Irritated Moles

Moles are commonplace skin growths, especially for patients who are fair-skinned. Most moles are tan or brown in color, sometimes raised, and vary in shape and size. Over time the appearance of your moles can change, often becoming lighter in color or larger. When a mole grows irritated, patients should seek a diagnosis from their doctor and take steps to remove it before it turns cancerous.

For most patients, this means scheduling an appointment with a dermatologist who specializes in skin diseases and will be able to treat your mole.

What Influences the Growth of Moles?

Whether or not moles grow larger or change their shape or color depends on a number of factors such as:

Family Tendency

If family members have moles that change over time. The risk of skin cancer is often tied to family history as well.

Sun Exposure

Patients unprotected from direct sunlight are more likely to have moles that change over time. To prevent this, apply sunscreen to protect yourself from harmful UVA and UVB light.

Fair Skin

Lighter-skinned patients lack skin pigmentation or melanin. They are both more likely to have moles and more likely to be affected by sun exposure.

Moles by themselves are not a concern. However, if you notice that your moles have become irritated, then you should consult a dermatologist for more information.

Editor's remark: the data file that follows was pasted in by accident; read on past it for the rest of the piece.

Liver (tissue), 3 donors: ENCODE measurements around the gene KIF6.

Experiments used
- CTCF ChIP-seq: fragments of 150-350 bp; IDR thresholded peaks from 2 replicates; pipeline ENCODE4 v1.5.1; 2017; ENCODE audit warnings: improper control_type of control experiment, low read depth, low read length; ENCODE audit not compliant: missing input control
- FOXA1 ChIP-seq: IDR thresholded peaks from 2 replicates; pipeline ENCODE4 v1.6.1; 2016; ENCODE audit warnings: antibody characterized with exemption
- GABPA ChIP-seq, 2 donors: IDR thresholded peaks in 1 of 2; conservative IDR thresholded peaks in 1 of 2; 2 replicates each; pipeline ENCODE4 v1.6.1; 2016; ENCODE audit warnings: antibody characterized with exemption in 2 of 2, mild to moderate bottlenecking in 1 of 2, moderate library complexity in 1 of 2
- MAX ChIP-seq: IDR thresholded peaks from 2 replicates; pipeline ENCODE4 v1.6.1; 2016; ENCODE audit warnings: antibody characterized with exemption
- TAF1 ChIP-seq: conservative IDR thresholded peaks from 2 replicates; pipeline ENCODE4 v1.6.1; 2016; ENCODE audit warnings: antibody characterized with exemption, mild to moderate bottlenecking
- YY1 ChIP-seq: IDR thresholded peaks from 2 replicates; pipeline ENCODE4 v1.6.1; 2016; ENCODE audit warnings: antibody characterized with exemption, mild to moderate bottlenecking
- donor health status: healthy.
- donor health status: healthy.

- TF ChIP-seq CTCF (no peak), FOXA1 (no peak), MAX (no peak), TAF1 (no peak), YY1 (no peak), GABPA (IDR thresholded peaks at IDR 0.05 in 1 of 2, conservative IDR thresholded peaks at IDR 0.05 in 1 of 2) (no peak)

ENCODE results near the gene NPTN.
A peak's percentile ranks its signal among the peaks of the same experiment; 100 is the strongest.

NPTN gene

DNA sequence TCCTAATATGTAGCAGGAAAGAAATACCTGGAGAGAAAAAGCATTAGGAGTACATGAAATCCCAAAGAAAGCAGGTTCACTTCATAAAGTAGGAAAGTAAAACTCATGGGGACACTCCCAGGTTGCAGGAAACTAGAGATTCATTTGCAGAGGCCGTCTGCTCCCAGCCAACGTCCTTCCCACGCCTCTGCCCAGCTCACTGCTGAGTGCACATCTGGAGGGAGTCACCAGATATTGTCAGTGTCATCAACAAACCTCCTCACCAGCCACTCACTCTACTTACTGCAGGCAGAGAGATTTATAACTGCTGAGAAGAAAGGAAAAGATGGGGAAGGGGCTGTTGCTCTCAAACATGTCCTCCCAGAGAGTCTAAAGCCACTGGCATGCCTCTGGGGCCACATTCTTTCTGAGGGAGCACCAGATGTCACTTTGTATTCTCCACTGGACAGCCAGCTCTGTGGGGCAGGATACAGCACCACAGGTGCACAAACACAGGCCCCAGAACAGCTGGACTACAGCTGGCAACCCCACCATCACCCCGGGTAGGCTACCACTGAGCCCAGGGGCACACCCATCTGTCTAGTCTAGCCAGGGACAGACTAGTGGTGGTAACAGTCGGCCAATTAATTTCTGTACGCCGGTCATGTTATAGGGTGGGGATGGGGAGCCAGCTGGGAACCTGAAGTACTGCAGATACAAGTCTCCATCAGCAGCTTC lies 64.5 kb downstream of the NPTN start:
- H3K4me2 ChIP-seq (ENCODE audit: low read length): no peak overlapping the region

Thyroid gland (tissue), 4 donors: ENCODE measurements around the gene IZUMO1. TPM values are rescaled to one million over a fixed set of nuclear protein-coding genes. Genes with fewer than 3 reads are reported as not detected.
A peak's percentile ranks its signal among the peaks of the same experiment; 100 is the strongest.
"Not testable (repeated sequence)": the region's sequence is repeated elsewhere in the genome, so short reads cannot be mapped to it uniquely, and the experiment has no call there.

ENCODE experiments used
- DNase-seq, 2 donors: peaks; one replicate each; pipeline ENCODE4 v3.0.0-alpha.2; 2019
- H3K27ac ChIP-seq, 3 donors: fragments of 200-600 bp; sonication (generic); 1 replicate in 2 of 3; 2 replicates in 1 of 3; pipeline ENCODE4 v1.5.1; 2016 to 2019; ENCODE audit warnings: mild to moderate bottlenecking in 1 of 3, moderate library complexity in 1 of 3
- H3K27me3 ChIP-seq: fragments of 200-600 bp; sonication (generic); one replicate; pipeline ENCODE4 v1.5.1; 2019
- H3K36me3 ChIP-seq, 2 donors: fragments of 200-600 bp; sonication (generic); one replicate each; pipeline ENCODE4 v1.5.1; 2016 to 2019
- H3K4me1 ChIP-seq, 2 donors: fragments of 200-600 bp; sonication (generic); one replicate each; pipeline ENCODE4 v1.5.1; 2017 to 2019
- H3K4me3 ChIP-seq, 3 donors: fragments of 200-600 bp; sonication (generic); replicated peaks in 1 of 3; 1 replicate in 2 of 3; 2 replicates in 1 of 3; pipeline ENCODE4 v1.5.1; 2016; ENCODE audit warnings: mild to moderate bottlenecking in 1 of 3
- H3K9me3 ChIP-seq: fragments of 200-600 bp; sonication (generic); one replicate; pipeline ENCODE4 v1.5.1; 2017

Signs of an Irritated Mole

Patients who have raised moles sometimes experience irritation due to friction from rubbing, contact with rough clothing, or other types of injury. This can lead to symptoms such as:

  • Warmth
  • Redness
  • Irritation

These symptoms are the first signs that your mole could have an underlying problem and needs to be examined by a specialist.

Mole Removal Explained

The first step to treating a mole is coming in for a diagnosis. Dr. Perri can quickly assess the severity of your symptoms and make a recommendation for one of the following treatments:

  • Surgical Mole Removal: Removing the entire mole, including the parts that are under the skin.
  • Shave Excision of a Mole: Removing the visible part of the mole only.

Both procedures will stop irritation, to improve appearance, and prevent the mole from becoming cancerous. Dr. Perri will make a recommendation for the method of mole removal depending on the location of your mole and risk for skin cancer.

What Should I Expect After Mole Removal?

Both methods of mole removal are effective and have a very fast recovery period. You will need to keep the mole bandaged. Depending on which procedure you had, it may take up to one week to heal.

During your mole removal recovery period, you may experience minor:

  • Swelling
  • Bruising
  • Discomfort

Dr. Perri Can Help Remove Your Irritated Mole

If you have developed an irritated mole, call our offices to schedule an appointment and receive treatment from Dr. Perri.